Recently I was asked by a friend who wanted to learn more about how to use data and tools in their marketing analytics. Here are the key things I told him to get to started with data-driven marketing analytics.
1. Spend 5 mins listening to Dave McLure's Pirate Metrics
Pirate Metrics was developed by Dave McLure (@davemcclure) as a very simple model, to break down Marketing Analytics into a very simple but powerful model with 5 key stages: Acquistion, Activation, Retention, Revenue and Referral.
I wrote a separate Beginners Guide to Pirate Metrics (AARRR!) that's absolutely worth reading.
DO THIS: > Spend 5 minutes now to watch this video:
2. Setup a basic Marketing Analytics Stack
You dont need much to get started. Here's a simple Marketing Analytics Stack to get started (and all these tools have free tiers so it wont cost you much to get started):
USE A TOOL TO TRACK WEBSITE VISITORS - Google Analytics is great for this. Start with to reports Audience > Overview and Acquisition > Channels. Quickly you'll know how many visitors you have, what you bounce rate is, and what channels are generating traffic.
3. Install Google Analytics
If you haven't already done so, install Google Analytics. Almost every professional website uses Google analytics (including 67% of the Fortune 500). It's free and its a great product, especially for tracking upstream analytics (like understanding your best channels or conversions for advertising/adwords/remarketing campaigns).
4. Setup your Conversion Funnel
Remember all that Pirate Metric goodness? Now you have an idea what to track - AARRR! you should set up a Marketing Analytics Conversion Funnel now and track it weekly.
Don't worry if you don't have all the data yet - you can update as you go forward. The important thing is to start.
5. Automate Lifecycle Emails
Emails are important for customer retention. Automate your lifecycle emails using for example Customer.io, Intercom.io, MailChimp and there are many more. What to look for here are tools that let your trigger emails based on specific and individual customer actions.
Actually there are TWO essential parts to emails: Timed Emails and Triggered Emails. Set up automated lifecycle emails as follows:
- TIMED EMAILS: DRIP FEED HELPFUL INFORMATION - automate emails to drip-feed helpful information to your new signups on a schedule, for example: 3, 7 and 30 days after sign-up.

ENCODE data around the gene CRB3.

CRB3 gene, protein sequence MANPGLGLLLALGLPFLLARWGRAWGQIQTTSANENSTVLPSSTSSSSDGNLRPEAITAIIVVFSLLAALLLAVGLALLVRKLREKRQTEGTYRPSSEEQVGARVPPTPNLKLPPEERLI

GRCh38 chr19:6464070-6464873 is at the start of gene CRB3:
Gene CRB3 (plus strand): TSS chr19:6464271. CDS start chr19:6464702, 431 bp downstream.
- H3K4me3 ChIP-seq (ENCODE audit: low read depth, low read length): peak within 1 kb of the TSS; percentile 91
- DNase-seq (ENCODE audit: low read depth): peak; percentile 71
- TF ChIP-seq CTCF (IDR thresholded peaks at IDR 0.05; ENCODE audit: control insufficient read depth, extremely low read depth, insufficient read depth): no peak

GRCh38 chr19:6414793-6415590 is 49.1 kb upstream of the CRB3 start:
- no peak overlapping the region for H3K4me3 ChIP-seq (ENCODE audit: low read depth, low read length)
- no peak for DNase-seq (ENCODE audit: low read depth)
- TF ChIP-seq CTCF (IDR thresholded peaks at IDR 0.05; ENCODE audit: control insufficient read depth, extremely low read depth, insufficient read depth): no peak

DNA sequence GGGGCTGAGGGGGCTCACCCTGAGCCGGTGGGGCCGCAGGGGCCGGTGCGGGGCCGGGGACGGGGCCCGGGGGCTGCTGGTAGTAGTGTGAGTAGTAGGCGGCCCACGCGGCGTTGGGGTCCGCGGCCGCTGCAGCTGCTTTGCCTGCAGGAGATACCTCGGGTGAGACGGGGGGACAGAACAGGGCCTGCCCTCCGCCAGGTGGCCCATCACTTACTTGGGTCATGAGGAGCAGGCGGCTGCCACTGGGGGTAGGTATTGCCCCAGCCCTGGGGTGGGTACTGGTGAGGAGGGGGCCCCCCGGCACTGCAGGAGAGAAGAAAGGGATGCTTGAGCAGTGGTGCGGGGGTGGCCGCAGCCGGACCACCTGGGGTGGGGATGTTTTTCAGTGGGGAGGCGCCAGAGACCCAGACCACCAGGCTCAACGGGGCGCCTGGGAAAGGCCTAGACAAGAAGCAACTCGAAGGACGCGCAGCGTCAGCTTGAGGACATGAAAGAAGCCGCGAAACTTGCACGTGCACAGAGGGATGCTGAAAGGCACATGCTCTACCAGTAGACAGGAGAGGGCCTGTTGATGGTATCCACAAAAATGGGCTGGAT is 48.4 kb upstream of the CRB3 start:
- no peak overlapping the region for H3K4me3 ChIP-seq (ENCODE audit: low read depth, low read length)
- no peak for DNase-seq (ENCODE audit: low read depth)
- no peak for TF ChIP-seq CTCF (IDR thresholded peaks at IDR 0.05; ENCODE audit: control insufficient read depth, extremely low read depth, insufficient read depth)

You'll need to test to find the best cadence for your own unique business, to be able to reach a balance between reaching your customer often enough, without becoming annoying (and forcing them to unsubscribe).
- TRIGGERED EMAILS: SEND TARGETED EMAILS TO INDIVIDUAL USERS BASED ON SPECIFIC ACTIONS - trigger targeted emails to send to individual users based on specific actions they take on your website/app - such as when they click to download a PDF, add to cart but don't complete checkout, or perform a key action in your SaaS product. Tracking these actions requires a little more effort; you can get your developers to hand write code or you can use a tool to make it easy to track user actions.
Here's a great primer on lifecycle emails by Patrick McKenzie.
Bonus: an email infrastructure for success. Lincoln Murphy (Sixteen Ventures) put together a details post 5 Rules for SaaS Email Marketing and Transactional Messages that as he says "will lay the foundation for creating an email infrastructure designed for success".
6. Focus on the One Metric that Matters.
Finally, take a look at the awesome Lean Analytics book (by Alistair Croll @acroll and Ben Yoskovitz @byosko). Alistar and Ben are the feng shui masters of marketing data. Central to their thinking is that you should focus on the one metric that matters, and its essential reading for anyone who's serious about data-driven marketing.
They break down metrics by different type of business (ecommerce, two-sided market, SaaS, mobile app, and user generated content, and media businesses).
Alistair and Ben recommend you focus on a small number of key metrics (the metrics may change over time) as opposed to tracking everything and being swamped by having too much data.
NOTE: This doesn't mean you shouldn't capture lots of data, but at any give time you should only focus on some key aspects and let that drive your decision making. Having the extra data allows you then to dig deeper when you need to.
They've also built a simple model based on the stage of your business and the type of business:
Get the Lean Analytics Book and read it - it's a no brainer.
Conclusion: Your Marketing Analytics Stack
Ok, so there you have it - the essentials for a simple marketing analytics stack. Use Pirate Metrics (AARRR) to give you a structure for your Marketing Analytics. Setup a basic Marketing Analytics Stack. Look at your traffic, channels and conversions. Send automated time based and action based emails. Start tracking weekly, stick to Lean Analytics and focus on a small number of key metrics.
Naturally, you'll want to set up your own marketing analytics stack, so here are some tips on how to get started setting up a Marketing Analytics Stack, and what shortcuts to take.
What tips or challenges do you have with your marketing analytics stack? - leave your comments below.